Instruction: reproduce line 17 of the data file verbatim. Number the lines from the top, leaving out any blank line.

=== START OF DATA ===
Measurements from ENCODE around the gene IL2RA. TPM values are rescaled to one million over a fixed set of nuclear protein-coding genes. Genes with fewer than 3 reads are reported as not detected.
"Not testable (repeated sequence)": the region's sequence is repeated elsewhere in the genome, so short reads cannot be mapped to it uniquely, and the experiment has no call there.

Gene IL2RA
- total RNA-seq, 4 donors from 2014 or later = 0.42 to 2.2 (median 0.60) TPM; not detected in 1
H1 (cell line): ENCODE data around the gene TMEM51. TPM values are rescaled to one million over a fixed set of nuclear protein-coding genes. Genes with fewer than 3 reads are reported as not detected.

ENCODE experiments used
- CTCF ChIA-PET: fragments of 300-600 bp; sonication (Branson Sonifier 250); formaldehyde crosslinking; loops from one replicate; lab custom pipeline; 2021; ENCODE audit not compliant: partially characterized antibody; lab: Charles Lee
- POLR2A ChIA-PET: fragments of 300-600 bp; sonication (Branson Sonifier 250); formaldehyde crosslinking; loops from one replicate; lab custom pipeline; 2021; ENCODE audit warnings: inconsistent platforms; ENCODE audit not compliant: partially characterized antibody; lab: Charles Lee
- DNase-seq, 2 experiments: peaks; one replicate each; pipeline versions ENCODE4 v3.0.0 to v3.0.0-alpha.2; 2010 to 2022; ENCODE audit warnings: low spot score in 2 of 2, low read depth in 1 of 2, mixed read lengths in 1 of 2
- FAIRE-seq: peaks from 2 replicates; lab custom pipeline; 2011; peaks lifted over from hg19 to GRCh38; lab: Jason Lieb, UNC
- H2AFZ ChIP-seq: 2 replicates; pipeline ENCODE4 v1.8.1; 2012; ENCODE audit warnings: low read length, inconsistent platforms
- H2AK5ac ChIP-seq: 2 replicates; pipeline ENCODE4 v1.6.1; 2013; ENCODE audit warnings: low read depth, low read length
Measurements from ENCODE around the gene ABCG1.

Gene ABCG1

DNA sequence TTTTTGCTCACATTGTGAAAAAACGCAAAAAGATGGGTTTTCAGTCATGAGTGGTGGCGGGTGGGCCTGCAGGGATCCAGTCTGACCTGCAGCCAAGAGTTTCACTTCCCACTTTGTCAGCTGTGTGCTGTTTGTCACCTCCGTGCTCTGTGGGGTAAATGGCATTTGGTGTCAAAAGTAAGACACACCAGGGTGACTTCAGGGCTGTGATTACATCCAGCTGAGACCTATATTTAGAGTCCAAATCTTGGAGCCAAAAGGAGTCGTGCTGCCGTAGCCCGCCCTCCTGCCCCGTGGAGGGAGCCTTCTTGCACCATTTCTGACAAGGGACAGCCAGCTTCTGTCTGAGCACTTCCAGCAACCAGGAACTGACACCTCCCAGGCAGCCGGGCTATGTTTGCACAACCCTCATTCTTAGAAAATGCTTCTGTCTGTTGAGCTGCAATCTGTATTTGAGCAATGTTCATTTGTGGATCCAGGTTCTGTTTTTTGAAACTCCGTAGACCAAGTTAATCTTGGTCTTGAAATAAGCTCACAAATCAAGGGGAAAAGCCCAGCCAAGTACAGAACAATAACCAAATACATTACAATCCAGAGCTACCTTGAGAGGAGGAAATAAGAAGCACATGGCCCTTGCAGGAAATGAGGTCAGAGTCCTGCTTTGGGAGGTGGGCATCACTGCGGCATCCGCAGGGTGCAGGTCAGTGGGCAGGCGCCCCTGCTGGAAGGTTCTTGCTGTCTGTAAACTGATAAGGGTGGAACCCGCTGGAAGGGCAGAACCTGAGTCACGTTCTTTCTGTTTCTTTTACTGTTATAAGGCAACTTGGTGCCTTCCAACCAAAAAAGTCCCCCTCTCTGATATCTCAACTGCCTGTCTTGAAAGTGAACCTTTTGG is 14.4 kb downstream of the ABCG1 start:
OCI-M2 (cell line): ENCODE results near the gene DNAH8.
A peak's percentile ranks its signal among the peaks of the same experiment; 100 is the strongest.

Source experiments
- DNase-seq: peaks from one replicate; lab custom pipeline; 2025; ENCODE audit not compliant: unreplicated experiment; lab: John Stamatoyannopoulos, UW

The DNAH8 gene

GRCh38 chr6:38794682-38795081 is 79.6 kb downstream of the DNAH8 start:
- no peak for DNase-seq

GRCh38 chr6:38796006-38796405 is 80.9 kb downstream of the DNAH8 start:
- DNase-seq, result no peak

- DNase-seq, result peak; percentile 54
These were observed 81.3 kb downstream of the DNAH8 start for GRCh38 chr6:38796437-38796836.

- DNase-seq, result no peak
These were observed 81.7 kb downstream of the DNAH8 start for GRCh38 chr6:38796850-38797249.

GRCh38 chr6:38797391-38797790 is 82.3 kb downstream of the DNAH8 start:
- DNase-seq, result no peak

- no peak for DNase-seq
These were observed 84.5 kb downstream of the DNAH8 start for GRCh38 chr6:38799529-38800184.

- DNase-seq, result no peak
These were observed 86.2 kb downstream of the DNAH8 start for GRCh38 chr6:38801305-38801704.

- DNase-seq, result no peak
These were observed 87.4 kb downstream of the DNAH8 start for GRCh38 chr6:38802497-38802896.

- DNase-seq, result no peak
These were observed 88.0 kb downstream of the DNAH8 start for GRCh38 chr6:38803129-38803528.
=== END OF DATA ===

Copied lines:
A peak's percentile ranks its signal among the peaks of the same experiment; 100 is the strongest.